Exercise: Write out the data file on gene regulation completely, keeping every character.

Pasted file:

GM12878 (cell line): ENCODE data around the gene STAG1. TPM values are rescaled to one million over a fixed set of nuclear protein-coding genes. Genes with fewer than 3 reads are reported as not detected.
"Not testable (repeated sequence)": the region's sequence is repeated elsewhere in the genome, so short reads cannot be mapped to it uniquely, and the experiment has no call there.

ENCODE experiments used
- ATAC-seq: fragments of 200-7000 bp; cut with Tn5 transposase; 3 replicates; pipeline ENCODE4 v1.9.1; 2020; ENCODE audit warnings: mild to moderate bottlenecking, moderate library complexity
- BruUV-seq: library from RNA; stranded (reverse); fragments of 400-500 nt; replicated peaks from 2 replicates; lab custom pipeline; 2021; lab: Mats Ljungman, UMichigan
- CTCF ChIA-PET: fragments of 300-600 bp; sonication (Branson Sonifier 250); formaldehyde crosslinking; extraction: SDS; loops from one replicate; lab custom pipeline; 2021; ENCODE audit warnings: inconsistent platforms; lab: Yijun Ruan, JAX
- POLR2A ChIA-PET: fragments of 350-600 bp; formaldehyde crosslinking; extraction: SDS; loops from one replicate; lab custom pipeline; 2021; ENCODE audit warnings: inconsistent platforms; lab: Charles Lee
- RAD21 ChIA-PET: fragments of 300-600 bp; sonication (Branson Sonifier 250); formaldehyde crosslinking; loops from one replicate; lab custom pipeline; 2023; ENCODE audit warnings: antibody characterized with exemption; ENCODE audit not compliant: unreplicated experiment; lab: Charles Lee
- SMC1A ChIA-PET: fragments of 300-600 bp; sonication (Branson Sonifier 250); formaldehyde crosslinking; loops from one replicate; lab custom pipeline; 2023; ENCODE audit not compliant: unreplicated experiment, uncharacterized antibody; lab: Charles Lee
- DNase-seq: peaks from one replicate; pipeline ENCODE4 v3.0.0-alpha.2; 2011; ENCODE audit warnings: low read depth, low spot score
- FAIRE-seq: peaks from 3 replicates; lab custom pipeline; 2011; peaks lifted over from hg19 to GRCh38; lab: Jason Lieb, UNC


GM12878 (cell line): ENCODE data around the gene STAG1. TPM values are rescaled to one million over a fixed set of nuclear protein-coding genes. Genes with fewer than 3 reads are reported as not detected.
"Not testable (repeated sequence)": the region's sequence is repeated elsewhere in the genome, so short reads cannot be mapped to it uniquely, and the experiment has no call there.

ENCODE experiments used
- ATAC-seq: fragments of 200-7000 bp; cut with Tn5 transposase; 3 replicates; pipeline ENCODE4 v1.9.1; 2020; ENCODE audit warnings: mild to moderate bottlenecking, moderate library complexity
- BruUV-seq: library from RNA; stranded (reverse); fragments of 400-500 nt; replicated peaks from 2 replicates; lab custom pipeline; 2021; lab: Mats Ljungman, UMichigan
- CTCF ChIA-PET: fragments of 300-600 bp; sonication (Branson Sonifier 250); formaldehyde crosslinking; extraction: SDS; loops from one replicate; lab custom pipeline; 2021; ENCODE audit warnings: inconsistent platforms; lab: Yijun Ruan, JAX
- POLR2A ChIA-PET: fragments of 350-600 bp; formaldehyde crosslinking; extraction: SDS; loops from one replicate; lab custom pipeline; 2021; ENCODE audit warnings: inconsistent platforms; lab: Charles Lee
- RAD21 ChIA-PET: fragments of 300-600 bp; sonication (Branson Sonifier 250); formaldehyde crosslinking; loops from one replicate; lab custom pipeline; 2023; ENCODE audit warnings: antibody characterized with exemption; ENCODE audit not compliant: unreplicated experiment; lab: Charles Lee
- SMC1A ChIA-PET: fragments of 300-600 bp; sonication (Branson Sonifier 250); formaldehyde crosslinking; loops from one replicate; lab custom pipeline; 2023; ENCODE audit not compliant: unreplicated experiment, uncharacterized antibody; lab: Charles Lee
- DNase-seq: peaks from one replicate; pipeline ENCODE4 v3.0.0-alpha.2; 2011; ENCODE audit warnings: low read depth, low spot score
- FAIRE-seq: peaks from 3 replicates; lab custom pipeline; 2011; peaks lifted over from hg19 to GRCh38; lab: Jason Lieb, UNC